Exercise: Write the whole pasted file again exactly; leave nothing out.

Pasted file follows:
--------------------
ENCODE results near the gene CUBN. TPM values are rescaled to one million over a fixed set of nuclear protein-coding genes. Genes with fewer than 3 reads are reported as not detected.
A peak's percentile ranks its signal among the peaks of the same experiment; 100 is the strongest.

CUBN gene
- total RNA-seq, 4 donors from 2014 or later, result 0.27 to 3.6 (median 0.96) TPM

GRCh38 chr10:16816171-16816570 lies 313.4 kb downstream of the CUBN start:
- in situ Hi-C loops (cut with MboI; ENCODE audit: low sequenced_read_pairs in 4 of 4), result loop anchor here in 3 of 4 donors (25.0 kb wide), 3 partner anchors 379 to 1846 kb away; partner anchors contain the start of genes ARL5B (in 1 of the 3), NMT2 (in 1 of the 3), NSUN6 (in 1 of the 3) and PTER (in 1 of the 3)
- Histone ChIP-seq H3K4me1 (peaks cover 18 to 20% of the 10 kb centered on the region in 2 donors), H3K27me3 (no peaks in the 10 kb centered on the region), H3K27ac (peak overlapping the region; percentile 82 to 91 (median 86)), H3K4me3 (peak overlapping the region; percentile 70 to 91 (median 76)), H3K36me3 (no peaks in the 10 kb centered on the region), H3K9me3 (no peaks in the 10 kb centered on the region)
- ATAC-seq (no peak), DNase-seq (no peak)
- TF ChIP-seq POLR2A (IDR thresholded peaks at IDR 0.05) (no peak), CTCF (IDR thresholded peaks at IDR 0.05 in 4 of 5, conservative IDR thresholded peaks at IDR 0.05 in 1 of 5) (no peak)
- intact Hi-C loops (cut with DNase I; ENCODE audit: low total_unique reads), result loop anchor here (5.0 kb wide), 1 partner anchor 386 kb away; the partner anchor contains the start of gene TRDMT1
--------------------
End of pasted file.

ENCODE results near the gene CUBN. TPM values are rescaled to one million over a fixed set of nuclear protein-coding genes. Genes with fewer than 3 reads are reported as not detected.
A peak's percentile ranks its signal among the peaks of the same experiment; 100 is the strongest.

CUBN gene
- total RNA-seq, 4 donors from 2014 or later, result 0.27 to 3.6 (median 0.96) TPM

GRCh38 chr10:16816171-16816570 lies 313.4 kb downstream of the CUBN start:
- in situ Hi-C loops (cut with MboI; ENCODE audit: low sequenced_read_pairs in 4 of 4), result loop anchor here in 3 of 4 donors (25.0 kb wide), 3 partner anchors 379 to 1846 kb away; partner anchors contain the start of genes ARL5B (in 1 of the 3), NMT2 (in 1 of the 3), NSUN6 (in 1 of the 3) and PTER (in 1 of the 3)
- Histone ChIP-seq H3K4me1 (peaks cover 18 to 20% of the 10 kb centered on the region in 2 donors), H3K27me3 (no peaks in the 10 kb centered on the region), H3K27ac (peak overlapping the region; percentile 82 to 91 (median 86)), H3K4me3 (peak overlapping the region; percentile 70 to 91 (median 76)), H3K36me3 (no peaks in the 10 kb centered on the region), H3K9me3 (no peaks in the 10 kb centered on the region)
- ATAC-seq (no peak), DNase-seq (no peak)
- TF ChIP-seq POLR2A (IDR thresholded peaks at IDR 0.05) (no peak), CTCF (IDR thresholded peaks at IDR 0.05 in 4 of 5, conservative IDR thresholded peaks at IDR 0.05 in 1 of 5) (no peak)
- intact Hi-C loops (cut with DNase I; ENCODE audit: low total_unique reads), result loop anchor here (5.0 kb wide), 1 partner anchor 386 kb away; the partner anchor contains the start of gene TRDMT1